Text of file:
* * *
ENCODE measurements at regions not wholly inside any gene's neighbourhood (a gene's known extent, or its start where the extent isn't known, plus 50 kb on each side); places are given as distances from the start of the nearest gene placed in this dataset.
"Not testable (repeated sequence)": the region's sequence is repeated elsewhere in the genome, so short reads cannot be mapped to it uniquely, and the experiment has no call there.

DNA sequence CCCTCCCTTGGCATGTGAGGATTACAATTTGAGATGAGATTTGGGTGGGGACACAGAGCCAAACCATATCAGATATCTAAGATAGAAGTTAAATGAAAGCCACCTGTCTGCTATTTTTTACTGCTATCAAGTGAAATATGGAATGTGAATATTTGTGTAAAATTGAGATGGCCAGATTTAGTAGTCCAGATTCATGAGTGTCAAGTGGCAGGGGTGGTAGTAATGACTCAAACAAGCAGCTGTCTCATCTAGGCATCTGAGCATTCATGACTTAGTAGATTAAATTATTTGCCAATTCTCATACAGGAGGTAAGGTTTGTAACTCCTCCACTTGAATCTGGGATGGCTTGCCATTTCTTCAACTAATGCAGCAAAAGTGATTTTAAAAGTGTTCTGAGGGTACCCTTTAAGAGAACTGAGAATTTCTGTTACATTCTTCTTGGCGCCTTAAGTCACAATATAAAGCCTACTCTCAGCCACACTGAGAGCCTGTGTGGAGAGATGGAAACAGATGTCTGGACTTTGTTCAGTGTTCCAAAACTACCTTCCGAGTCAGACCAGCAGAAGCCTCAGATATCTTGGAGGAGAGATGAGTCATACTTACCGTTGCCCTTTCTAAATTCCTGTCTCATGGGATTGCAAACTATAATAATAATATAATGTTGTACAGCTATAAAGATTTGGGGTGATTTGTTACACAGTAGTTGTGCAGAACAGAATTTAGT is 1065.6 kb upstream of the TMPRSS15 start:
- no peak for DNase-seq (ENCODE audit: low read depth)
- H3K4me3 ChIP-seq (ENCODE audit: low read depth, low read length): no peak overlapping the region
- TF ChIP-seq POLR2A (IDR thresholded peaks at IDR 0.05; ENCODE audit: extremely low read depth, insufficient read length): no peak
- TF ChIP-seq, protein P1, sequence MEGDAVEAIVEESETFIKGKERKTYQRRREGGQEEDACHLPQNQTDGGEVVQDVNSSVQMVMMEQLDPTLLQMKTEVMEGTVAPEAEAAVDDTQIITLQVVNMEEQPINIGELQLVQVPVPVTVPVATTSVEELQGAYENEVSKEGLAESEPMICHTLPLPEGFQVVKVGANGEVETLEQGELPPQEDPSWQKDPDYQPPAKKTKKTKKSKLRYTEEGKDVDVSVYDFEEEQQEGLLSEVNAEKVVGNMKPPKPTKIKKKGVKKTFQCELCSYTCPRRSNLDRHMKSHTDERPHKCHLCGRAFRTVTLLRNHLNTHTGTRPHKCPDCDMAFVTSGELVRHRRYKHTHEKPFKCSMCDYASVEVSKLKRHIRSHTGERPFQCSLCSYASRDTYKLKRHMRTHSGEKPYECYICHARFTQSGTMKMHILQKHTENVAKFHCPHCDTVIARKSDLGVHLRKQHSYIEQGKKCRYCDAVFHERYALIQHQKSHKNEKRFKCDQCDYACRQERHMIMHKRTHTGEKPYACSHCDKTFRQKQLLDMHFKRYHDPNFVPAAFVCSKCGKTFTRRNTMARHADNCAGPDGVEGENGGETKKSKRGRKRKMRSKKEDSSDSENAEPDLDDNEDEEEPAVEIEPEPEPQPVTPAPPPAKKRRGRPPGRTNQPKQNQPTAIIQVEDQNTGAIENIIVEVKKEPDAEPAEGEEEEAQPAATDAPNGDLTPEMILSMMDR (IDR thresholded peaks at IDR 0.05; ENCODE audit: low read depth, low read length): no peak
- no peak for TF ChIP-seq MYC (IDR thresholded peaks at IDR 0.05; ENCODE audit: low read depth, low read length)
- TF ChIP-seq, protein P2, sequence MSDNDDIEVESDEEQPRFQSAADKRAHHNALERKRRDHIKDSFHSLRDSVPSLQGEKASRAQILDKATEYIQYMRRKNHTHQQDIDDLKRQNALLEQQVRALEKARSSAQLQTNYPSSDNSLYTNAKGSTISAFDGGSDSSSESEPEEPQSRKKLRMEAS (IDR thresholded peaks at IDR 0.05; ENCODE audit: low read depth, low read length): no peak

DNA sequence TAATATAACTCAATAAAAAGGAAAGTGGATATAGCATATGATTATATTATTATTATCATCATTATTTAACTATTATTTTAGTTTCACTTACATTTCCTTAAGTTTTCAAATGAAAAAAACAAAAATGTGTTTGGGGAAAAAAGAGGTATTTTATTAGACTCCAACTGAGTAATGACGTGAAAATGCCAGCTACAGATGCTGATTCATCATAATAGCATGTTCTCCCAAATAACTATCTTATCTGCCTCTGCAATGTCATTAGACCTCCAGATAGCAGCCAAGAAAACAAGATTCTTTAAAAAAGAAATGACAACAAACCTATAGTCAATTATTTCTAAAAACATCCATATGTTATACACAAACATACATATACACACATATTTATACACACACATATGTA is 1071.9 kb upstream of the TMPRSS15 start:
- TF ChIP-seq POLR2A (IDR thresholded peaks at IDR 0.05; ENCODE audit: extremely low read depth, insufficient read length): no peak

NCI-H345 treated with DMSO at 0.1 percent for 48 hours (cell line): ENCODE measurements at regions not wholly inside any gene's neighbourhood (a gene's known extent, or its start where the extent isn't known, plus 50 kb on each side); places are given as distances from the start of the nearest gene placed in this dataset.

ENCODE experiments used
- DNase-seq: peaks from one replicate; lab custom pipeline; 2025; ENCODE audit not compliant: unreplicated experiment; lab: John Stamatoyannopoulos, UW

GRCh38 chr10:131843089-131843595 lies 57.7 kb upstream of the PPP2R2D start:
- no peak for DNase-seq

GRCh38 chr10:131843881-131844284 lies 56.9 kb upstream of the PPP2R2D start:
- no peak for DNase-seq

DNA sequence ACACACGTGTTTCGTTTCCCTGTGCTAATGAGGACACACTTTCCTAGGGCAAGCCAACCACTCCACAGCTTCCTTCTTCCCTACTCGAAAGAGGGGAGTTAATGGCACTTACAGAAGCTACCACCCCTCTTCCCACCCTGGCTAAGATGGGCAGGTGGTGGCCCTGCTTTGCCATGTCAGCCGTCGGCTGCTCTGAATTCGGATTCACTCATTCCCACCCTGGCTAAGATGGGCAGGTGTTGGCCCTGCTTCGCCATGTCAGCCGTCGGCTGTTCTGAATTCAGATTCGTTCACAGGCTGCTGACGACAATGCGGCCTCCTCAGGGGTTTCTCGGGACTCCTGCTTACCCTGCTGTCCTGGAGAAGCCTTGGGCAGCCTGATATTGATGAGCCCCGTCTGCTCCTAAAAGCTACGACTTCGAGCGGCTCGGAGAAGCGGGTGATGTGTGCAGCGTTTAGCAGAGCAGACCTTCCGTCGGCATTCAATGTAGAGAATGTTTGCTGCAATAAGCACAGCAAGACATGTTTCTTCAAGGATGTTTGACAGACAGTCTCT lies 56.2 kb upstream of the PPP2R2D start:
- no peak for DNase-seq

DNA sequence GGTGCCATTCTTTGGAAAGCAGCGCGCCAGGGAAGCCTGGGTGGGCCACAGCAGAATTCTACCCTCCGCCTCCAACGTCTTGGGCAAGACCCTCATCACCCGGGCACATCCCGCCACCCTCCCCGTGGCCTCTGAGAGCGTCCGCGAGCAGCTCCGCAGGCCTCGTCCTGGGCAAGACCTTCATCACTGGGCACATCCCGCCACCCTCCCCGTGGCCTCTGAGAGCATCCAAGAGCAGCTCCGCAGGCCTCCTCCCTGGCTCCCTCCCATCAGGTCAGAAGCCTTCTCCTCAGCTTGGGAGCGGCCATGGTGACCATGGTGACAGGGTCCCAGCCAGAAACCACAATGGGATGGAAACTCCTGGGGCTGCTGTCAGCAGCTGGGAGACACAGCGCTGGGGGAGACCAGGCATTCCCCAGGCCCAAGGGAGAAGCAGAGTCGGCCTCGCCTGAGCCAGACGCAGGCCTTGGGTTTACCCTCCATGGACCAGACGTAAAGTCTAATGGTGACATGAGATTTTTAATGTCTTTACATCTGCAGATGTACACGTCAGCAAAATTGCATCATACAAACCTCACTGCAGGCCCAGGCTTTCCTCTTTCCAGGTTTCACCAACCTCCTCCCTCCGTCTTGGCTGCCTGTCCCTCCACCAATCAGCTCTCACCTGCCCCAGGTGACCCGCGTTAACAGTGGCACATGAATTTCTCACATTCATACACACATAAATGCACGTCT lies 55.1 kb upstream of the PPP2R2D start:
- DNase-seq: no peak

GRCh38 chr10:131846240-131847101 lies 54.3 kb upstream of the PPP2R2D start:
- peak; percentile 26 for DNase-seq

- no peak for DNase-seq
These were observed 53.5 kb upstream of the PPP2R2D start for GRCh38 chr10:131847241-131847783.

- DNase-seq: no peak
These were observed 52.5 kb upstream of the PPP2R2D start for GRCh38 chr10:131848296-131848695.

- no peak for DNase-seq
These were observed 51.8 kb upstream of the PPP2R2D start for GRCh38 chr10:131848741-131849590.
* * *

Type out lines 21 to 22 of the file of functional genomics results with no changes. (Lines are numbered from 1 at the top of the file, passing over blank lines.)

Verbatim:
DNA sequence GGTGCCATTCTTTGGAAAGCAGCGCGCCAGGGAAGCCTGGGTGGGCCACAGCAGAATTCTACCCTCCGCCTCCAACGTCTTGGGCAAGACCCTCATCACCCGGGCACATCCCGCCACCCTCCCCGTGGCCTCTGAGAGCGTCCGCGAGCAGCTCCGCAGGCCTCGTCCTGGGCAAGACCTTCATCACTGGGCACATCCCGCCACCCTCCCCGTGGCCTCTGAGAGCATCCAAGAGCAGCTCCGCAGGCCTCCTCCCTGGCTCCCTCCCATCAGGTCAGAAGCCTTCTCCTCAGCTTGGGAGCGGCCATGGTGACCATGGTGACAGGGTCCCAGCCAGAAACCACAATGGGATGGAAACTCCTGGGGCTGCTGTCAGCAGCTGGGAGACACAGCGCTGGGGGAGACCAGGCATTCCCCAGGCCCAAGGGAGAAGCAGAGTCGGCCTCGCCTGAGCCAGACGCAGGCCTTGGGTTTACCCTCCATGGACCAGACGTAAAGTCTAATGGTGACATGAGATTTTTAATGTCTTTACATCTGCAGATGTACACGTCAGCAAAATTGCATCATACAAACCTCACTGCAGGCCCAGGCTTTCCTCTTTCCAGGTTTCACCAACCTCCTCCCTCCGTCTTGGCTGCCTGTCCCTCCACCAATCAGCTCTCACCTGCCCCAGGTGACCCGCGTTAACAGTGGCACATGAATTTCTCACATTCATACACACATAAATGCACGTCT lies 55.1 kb upstream of the PPP2R2D start:
- DNase-seq: no peak